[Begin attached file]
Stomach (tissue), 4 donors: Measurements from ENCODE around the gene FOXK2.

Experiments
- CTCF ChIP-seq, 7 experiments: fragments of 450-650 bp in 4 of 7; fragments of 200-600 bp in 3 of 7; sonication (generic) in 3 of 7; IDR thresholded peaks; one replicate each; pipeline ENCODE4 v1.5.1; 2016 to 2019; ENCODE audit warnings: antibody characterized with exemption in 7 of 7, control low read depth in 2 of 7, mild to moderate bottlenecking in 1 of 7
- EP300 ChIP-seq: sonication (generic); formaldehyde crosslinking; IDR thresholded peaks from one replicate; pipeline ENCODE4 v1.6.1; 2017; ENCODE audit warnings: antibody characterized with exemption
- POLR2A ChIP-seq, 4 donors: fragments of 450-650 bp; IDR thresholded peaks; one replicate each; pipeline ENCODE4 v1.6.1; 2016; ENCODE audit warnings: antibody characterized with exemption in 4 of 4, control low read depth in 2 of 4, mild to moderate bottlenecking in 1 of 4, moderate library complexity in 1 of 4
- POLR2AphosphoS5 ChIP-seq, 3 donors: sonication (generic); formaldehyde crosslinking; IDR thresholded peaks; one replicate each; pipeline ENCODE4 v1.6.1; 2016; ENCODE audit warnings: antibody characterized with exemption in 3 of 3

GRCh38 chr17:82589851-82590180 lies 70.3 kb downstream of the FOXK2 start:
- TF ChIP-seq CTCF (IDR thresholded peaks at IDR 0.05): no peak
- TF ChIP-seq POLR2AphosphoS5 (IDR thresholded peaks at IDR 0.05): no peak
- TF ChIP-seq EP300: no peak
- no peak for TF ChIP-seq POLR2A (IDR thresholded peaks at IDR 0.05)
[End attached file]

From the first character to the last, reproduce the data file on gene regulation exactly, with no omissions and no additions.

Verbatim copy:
Stomach (tissue), 4 donors: Measurements from ENCODE around the gene FOXK2.

Experiments
- CTCF ChIP-seq, 7 experiments: fragments of 450-650 bp in 4 of 7; fragments of 200-600 bp in 3 of 7; sonication (generic) in 3 of 7; IDR thresholded peaks; one replicate each; pipeline ENCODE4 v1.5.1; 2016 to 2019; ENCODE audit warnings: antibody characterized with exemption in 7 of 7, control low read depth in 2 of 7, mild to moderate bottlenecking in 1 of 7
- EP300 ChIP-seq: sonication (generic); formaldehyde crosslinking; IDR thresholded peaks from one replicate; pipeline ENCODE4 v1.6.1; 2017; ENCODE audit warnings: antibody characterized with exemption
- POLR2A ChIP-seq, 4 donors: fragments of 450-650 bp; IDR thresholded peaks; one replicate each; pipeline ENCODE4 v1.6.1; 2016; ENCODE audit warnings: antibody characterized with exemption in 4 of 4, control low read depth in 2 of 4, mild to moderate bottlenecking in 1 of 4, moderate library complexity in 1 of 4
- POLR2AphosphoS5 ChIP-seq, 3 donors: sonication (generic); formaldehyde crosslinking; IDR thresholded peaks; one replicate each; pipeline ENCODE4 v1.6.1; 2016; ENCODE audit warnings: antibody characterized with exemption in 3 of 3

GRCh38 chr17:82589851-82590180 lies 70.3 kb downstream of the FOXK2 start:
- TF ChIP-seq CTCF (IDR thresholded peaks at IDR 0.05): no peak
- TF ChIP-seq POLR2AphosphoS5 (IDR thresholded peaks at IDR 0.05): no peak
- TF ChIP-seq EP300: no peak
- no peak for TF ChIP-seq POLR2A (IDR thresholded peaks at IDR 0.05)